In her latest exhibition, Shirazeh Houshiary investigates the friction between the conscious and unconscious, control and chance, reflecting on the physical and immaterial qualities that shape art and human life. Bringing together new paintings and sculpture — including her largest painting to date, a triptych of more than eight metres in width — Nothing is deeper than the skin marks the artist’s first show with Lisson in New York, and her ninth exhibition with the gallery.
Skin functions as a membrane, a barrier but also a soft boundary between the human body and the outer world. It is the conduit to the primeval sense of touch — the first line of defence against friction and conflict – but equally it is exposed to warmth, light and the pleasure of embrace. The works in Nothing is deeper than skin explore the complex relationship between the interior and the exterior, manifesting permeability and flux in their mercurial surfaces composed of pigment, pencil, aluminium and glass.
Whilst an intricate and involved process is a recognised feature of Houshiary’s work, in the new paintings she introduces an unparalleled level of chance. To create these paintings, a mixture of water and pigment is poured onto the surface of the canvas to produce an enigmatic ground punctuated by pooling sediment and irregular apertures. Over this layer, the artist’s hand is introduced through rigorous mark-making, in some paintings manifesting as words — Houshiary’s frequent pairing of an affirmation and a denial — and in others as lines creating a steady abstraction that radiates its own frequency and energy.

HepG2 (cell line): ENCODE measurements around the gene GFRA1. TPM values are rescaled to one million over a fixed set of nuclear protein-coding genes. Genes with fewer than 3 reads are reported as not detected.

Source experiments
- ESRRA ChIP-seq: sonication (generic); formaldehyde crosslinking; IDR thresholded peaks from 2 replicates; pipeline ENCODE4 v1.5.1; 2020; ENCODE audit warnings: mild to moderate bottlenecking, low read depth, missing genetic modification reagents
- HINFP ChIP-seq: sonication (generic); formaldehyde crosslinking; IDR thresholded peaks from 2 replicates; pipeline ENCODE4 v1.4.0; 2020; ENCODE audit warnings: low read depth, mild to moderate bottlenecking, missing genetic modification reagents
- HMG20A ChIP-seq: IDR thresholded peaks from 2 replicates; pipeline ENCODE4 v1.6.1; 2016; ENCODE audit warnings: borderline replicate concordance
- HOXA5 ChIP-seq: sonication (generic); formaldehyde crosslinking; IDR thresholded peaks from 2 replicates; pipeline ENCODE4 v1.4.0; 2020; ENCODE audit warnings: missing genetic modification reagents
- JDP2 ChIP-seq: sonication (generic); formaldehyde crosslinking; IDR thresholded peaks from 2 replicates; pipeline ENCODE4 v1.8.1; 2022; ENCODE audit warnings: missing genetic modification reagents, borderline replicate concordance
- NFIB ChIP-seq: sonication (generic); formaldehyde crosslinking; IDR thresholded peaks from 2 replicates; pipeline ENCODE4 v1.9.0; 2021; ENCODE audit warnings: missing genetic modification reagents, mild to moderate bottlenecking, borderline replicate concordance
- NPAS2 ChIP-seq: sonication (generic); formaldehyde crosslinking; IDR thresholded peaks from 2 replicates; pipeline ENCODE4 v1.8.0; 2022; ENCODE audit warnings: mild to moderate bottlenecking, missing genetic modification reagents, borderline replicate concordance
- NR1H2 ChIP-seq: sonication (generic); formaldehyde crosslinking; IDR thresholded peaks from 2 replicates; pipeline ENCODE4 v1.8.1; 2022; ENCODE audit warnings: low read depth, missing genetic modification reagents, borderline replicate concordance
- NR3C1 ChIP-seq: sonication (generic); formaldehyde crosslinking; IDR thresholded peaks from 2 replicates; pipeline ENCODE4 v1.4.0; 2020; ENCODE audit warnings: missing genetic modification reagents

In new sculptures comprised of a twisting arrangement of glass bricks, Houshiary further explores the notion of transparency and the possibility of transcending three-dimensional space. Each brick, whilst an essential element in the construction of the work, also functions as a sign of absence or void, suggesting the quality of boundlessness. The sculptures’ helical forms, created through the careful rotation of each layer at precise angles to produce a spiralling effect, are at once vigorous and evanescent, their materiality appearing to stretch and pull into infinite space, exemplifying the interplay between form and formlessness that is the essential tension of Houshiary’s work.